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TCP ack frame

asked 2018-02-23 00:44:49 +0000

Guys, i am just started learning on packet analysis and based on tcp_dupack.pcap file in my question would be why is there an ack for every frame that is in the capture ?

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answered 2018-02-26 03:41:20 +0000

cal_turney gravatar image

updated 2018-02-26 03:50:03 +0000

I didn't notice your link to the tcp_dupack.cap capture so now I can accurately answer your question.

The capture was taken during a TCP Recovery event (i.e., one or more segments were not received or were delivered out-of-order). The receiver was in TCP recovery so it ACKed every data segment. Per Fast Retransmit/Fast Recovery RFC 5681 Section 3.2)) the sender waited for 3 duplicate ACKs before it retransmitted the first missing segment. Had that segment filled in the entire gap, the receiver would have resumed ACKing every other segment or two unless for the reasons discussed in my first answer, it could not. In this capture the gap was not filled and had the partners not agreed to use SACK the fast retransmission would have been followed by at least one "RTO" (i.e., a retransmission triggered by timeout). The latency caused by RTOs can greatly reduce throughput depending on the sender's retransmission timer period which varies among implementations from milliseconds (typical of those that set the timer dynamically) to several seconds. RTO latency is directly proportional to round-trip time (RTT) because the sender must wait for an ACK (any ACK) before it can send another segment. The latency caused by packet loss is reduced by TCP Fast Retransmit/Fast Recovery, SACK, and FACK because they reduce or eliminate RTOs. If only one segment is missing, Fast Retransmit/Fast Recovery prevents an RTO provided there is sufficient data sent following that packet to generate 3 dupacks. When more than one packet is missing, an RTO is inevitable unless SACK or SACK+FACK is also employed. However, if the final segment of a PDU is smaller than the MSS, an RTO will occur because only full sized segments are ACKed. The receiver has no idea if a small packet is the end of a PDU or the result of the sender's cwnd (not to mention that TCP knows nothing about PDUs because it's an upper layer concept).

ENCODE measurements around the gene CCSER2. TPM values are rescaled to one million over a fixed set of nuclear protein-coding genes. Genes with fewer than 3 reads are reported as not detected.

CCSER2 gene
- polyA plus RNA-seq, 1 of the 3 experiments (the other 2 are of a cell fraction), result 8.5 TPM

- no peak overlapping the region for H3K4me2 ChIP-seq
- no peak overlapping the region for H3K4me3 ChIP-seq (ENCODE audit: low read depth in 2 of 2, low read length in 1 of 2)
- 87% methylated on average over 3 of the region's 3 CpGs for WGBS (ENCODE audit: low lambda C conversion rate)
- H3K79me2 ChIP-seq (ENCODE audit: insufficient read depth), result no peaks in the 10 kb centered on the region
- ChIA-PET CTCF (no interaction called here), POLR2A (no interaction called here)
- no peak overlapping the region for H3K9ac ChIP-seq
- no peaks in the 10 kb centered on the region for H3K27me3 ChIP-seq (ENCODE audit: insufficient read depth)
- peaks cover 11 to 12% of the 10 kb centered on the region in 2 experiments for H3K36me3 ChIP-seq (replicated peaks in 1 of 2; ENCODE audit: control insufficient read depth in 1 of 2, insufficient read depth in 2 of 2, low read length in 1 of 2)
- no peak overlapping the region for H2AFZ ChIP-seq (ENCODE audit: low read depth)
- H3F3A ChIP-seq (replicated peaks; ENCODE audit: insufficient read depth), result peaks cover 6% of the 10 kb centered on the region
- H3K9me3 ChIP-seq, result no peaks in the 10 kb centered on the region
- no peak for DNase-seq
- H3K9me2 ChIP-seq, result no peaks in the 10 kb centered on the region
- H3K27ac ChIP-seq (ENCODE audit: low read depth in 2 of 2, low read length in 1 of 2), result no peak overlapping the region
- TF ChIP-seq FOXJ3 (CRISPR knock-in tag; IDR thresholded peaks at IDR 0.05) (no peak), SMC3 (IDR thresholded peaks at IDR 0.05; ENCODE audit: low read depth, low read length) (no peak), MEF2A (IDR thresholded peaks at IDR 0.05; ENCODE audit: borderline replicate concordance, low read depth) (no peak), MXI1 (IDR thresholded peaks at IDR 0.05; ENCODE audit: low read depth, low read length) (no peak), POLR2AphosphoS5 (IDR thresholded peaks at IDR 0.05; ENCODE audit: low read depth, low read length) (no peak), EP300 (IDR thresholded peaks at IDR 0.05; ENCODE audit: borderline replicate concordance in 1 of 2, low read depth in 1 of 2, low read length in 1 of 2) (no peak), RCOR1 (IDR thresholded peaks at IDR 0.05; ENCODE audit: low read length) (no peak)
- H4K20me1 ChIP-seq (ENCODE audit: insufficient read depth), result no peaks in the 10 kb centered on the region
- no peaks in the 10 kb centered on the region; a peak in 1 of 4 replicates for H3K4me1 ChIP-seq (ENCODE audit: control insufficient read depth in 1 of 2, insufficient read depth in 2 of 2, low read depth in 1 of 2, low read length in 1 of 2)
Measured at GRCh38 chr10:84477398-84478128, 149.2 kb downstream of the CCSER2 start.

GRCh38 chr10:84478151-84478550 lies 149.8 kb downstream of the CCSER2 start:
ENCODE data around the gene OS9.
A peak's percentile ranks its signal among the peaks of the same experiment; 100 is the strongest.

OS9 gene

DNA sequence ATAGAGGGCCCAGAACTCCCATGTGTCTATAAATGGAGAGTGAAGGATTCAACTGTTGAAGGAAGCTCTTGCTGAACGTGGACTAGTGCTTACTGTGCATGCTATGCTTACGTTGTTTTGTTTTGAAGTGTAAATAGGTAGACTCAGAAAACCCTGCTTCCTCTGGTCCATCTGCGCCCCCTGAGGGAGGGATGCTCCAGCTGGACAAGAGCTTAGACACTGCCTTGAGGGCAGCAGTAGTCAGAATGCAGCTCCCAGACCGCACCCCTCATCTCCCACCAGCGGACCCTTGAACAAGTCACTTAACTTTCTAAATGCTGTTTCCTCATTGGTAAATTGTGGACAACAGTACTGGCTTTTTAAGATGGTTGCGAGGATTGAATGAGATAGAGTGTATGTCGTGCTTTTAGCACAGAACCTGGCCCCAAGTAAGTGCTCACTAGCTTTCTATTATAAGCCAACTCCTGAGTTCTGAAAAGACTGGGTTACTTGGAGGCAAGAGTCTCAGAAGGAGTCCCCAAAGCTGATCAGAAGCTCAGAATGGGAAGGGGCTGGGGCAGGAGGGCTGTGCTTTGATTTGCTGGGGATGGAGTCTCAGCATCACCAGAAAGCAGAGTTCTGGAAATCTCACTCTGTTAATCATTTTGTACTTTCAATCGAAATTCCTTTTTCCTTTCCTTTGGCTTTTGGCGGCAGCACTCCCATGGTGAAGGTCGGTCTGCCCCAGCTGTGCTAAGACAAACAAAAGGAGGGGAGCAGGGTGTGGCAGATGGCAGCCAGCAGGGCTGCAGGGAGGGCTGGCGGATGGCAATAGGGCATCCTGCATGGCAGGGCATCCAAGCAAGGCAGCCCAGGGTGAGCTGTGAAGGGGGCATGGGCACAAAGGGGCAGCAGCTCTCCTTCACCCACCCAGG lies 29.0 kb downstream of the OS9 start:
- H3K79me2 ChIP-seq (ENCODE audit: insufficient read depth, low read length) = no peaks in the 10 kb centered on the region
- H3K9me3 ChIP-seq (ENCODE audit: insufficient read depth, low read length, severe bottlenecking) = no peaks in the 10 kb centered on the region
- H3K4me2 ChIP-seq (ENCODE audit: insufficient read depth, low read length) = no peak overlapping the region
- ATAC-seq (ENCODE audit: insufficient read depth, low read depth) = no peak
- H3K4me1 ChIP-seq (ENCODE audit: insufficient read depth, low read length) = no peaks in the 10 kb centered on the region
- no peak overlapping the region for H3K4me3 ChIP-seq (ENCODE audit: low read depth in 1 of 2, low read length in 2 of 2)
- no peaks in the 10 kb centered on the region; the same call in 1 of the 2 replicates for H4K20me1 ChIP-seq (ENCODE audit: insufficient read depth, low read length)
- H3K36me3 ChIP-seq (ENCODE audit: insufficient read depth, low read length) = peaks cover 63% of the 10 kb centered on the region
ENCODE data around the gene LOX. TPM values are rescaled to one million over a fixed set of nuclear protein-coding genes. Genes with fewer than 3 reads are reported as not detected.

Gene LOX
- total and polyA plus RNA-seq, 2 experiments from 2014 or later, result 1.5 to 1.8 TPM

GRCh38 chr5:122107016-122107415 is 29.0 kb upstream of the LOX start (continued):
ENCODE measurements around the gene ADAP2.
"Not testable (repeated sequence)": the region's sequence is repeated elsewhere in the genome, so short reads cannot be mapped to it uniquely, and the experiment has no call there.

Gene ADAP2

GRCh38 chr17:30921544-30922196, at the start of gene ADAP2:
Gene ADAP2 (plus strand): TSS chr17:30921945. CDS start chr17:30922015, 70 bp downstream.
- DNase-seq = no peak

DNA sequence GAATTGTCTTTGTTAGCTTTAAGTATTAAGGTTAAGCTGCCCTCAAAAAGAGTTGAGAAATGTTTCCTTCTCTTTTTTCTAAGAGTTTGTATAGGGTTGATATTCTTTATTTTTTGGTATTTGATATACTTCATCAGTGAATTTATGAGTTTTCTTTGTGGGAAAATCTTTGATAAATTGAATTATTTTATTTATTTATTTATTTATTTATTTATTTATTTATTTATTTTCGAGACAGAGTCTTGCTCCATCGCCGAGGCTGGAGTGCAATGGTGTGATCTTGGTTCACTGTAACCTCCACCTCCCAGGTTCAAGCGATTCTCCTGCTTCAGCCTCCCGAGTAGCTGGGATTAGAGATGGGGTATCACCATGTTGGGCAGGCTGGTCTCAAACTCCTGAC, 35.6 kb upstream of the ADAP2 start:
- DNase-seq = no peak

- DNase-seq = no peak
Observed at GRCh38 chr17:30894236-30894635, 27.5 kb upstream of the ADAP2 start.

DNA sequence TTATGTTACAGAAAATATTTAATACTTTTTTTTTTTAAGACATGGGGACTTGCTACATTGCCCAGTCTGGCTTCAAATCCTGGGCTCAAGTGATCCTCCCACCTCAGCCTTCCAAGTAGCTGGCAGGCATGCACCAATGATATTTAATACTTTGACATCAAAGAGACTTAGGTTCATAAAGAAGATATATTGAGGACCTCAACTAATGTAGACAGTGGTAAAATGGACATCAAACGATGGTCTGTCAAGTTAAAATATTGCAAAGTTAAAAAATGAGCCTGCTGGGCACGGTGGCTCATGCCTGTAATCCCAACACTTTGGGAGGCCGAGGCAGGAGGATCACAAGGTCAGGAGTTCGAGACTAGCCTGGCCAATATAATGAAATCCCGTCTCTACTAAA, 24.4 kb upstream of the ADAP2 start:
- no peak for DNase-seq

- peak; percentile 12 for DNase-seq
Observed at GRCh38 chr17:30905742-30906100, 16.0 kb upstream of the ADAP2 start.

Had the capture been longer, thanks to SACK we would have seen more packets sent within the gap without RTT delays provided the receiver's window and the sender's congestion windows allowed.

The right edge of the gap continued to grow in frames 3, 5, and 7, as new data was received which begs the question, why did the gap in the SACK range grow despite the segments received in frames 2, 4, and 6? Those packets were in fact not received which conclusively demonstrates that the capture was taken on the sender's side of the connection. Had it been taken on the receiver's side, those packets would have been absent.

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answered 2018-02-23 06:11:13 +0000

Jim Aragon gravatar image

There is nothing wrong with an ACK for every data packet. This is the behavior of TCP as specified in RFC 793, the original TCP RFC. Now, with the Delayed ACK enhancement, it is no longer necessary to have an ACK for every data packet, but it is still allowed. The use of Delayed ACK is optional. A good idea, but optional.

Delayed ACK may or may not be in use on this communication, but in this case these ACKs are Duplicate ACKs. There is packet loss, so every incoming packet causes a Duplicate ACK to be sent.